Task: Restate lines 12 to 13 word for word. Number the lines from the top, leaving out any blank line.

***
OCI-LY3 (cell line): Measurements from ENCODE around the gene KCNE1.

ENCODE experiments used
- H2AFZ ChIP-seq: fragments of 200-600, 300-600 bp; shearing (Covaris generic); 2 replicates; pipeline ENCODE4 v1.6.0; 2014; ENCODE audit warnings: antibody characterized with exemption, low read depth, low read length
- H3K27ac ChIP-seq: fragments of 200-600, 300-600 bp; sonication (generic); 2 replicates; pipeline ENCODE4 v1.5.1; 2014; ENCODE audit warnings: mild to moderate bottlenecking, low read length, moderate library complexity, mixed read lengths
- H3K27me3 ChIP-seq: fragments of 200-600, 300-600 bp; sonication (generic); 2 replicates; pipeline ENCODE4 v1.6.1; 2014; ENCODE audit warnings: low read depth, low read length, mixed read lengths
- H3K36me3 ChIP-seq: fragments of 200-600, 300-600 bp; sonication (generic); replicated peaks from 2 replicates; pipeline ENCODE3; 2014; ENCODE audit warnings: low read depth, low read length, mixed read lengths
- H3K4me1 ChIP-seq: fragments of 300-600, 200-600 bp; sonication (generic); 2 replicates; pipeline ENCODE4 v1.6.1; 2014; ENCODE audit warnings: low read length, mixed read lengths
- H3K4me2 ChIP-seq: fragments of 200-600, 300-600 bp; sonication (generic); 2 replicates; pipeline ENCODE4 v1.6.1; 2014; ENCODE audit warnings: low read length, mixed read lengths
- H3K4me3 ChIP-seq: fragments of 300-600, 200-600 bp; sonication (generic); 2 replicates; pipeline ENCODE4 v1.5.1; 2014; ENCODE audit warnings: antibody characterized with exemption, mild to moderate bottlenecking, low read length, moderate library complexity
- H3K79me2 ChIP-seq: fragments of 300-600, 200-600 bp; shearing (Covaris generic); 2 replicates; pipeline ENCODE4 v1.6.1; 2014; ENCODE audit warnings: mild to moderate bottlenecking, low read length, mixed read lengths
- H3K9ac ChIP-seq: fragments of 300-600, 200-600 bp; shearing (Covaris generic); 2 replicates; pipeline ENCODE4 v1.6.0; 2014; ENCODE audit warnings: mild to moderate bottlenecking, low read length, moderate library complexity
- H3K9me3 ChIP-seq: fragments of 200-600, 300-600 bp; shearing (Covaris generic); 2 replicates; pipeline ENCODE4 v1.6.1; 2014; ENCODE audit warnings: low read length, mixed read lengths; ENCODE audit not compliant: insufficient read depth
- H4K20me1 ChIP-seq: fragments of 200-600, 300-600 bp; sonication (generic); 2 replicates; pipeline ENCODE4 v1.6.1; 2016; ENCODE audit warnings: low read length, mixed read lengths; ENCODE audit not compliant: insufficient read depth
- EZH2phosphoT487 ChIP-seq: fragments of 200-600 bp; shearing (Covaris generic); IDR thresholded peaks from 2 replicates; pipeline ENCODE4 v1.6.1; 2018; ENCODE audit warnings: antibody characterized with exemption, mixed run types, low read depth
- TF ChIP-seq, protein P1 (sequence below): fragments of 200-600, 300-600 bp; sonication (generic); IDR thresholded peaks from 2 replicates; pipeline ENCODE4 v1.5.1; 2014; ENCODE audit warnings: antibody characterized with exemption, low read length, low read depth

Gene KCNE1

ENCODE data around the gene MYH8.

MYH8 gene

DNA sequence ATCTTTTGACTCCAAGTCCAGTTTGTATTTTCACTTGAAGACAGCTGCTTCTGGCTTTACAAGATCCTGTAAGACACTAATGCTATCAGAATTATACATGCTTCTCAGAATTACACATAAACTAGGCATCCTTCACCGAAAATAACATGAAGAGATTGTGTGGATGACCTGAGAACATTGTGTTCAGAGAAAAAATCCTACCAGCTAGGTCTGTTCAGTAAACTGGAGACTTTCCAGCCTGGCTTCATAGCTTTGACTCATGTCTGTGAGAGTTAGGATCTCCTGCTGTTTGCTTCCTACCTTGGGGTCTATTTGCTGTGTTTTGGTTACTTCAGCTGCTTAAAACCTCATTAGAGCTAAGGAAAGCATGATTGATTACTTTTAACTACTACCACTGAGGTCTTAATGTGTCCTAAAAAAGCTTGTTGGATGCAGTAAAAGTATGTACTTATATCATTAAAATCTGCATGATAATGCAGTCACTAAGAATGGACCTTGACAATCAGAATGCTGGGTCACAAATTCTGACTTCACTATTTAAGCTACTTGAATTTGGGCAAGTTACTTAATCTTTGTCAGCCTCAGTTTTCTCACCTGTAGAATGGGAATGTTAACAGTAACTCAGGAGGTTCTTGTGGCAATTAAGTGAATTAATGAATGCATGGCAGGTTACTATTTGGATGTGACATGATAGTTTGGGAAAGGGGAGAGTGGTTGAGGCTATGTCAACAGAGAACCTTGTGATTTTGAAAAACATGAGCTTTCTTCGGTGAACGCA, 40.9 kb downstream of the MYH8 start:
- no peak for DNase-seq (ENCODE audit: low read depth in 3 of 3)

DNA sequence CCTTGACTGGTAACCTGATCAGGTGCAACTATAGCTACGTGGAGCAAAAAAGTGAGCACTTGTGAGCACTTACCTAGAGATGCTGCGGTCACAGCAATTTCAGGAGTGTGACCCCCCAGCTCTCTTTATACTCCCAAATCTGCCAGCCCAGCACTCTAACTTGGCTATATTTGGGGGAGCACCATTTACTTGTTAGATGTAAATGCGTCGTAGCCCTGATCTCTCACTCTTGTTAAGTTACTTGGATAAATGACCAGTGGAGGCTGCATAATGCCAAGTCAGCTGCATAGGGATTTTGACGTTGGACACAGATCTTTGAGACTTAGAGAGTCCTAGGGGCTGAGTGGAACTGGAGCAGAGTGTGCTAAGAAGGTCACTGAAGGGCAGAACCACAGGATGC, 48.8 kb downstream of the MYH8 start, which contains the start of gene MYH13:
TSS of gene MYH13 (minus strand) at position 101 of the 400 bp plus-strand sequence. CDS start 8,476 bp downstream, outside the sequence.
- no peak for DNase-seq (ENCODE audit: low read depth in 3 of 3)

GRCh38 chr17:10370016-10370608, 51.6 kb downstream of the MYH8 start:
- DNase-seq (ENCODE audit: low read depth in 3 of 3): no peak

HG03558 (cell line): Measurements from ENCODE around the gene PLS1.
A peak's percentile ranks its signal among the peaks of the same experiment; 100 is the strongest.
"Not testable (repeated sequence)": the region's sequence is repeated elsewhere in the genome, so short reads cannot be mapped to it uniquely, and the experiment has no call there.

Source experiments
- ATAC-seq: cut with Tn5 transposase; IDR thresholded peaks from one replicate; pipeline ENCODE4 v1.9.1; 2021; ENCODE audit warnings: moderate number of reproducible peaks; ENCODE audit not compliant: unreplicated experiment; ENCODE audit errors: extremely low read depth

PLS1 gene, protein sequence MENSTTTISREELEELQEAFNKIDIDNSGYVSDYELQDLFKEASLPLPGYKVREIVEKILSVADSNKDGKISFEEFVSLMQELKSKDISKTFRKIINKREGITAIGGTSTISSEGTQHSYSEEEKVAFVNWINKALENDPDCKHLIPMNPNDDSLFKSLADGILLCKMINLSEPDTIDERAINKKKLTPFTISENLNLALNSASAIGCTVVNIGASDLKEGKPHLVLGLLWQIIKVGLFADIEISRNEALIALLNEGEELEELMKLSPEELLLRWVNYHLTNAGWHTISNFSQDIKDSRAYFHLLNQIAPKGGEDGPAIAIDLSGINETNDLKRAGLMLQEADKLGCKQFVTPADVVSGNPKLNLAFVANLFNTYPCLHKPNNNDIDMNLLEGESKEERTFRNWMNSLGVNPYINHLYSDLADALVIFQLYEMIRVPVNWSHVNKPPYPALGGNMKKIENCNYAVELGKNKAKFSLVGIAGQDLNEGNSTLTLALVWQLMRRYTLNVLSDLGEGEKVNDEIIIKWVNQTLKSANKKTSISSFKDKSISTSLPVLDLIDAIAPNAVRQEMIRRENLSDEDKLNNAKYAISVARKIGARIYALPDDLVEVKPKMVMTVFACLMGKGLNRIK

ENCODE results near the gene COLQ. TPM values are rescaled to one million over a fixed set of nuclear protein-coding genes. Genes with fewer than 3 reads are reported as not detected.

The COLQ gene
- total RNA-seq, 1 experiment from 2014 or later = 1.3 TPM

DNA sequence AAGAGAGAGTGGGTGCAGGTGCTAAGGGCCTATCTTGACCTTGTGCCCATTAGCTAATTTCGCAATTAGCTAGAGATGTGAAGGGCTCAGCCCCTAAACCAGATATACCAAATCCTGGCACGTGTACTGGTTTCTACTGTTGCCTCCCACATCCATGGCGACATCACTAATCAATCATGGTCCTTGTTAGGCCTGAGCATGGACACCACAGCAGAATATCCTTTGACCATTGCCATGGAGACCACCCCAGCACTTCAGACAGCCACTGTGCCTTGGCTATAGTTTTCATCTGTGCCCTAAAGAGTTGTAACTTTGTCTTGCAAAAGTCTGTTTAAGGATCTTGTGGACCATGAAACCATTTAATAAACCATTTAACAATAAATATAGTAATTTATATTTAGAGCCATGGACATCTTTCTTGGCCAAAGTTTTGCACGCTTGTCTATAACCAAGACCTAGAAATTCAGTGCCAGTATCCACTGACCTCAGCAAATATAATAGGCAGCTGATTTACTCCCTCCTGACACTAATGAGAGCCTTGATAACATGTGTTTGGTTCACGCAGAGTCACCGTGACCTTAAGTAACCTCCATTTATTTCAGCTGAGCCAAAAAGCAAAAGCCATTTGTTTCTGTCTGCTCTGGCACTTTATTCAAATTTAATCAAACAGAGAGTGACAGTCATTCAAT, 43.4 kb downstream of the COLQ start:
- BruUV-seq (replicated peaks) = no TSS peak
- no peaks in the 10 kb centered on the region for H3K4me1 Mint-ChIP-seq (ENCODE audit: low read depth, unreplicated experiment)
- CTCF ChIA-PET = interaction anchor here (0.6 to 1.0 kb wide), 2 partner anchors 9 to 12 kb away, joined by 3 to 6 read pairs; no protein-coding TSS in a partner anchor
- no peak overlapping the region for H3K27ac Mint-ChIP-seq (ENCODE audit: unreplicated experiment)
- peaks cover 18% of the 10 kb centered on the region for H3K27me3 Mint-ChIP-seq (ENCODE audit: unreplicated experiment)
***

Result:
- H3K9me3 ChIP-seq: fragments of 200-600, 300-600 bp; shearing (Covaris generic); 2 replicates; pipeline ENCODE4 v1.6.1; 2014; ENCODE audit warnings: low read length, mixed read lengths; ENCODE audit not compliant: insufficient read depth
- H4K20me1 ChIP-seq: fragments of 200-600, 300-600 bp; sonication (generic); 2 replicates; pipeline ENCODE4 v1.6.1; 2016; ENCODE audit warnings: low read length, mixed read lengths; ENCODE audit not compliant: insufficient read depth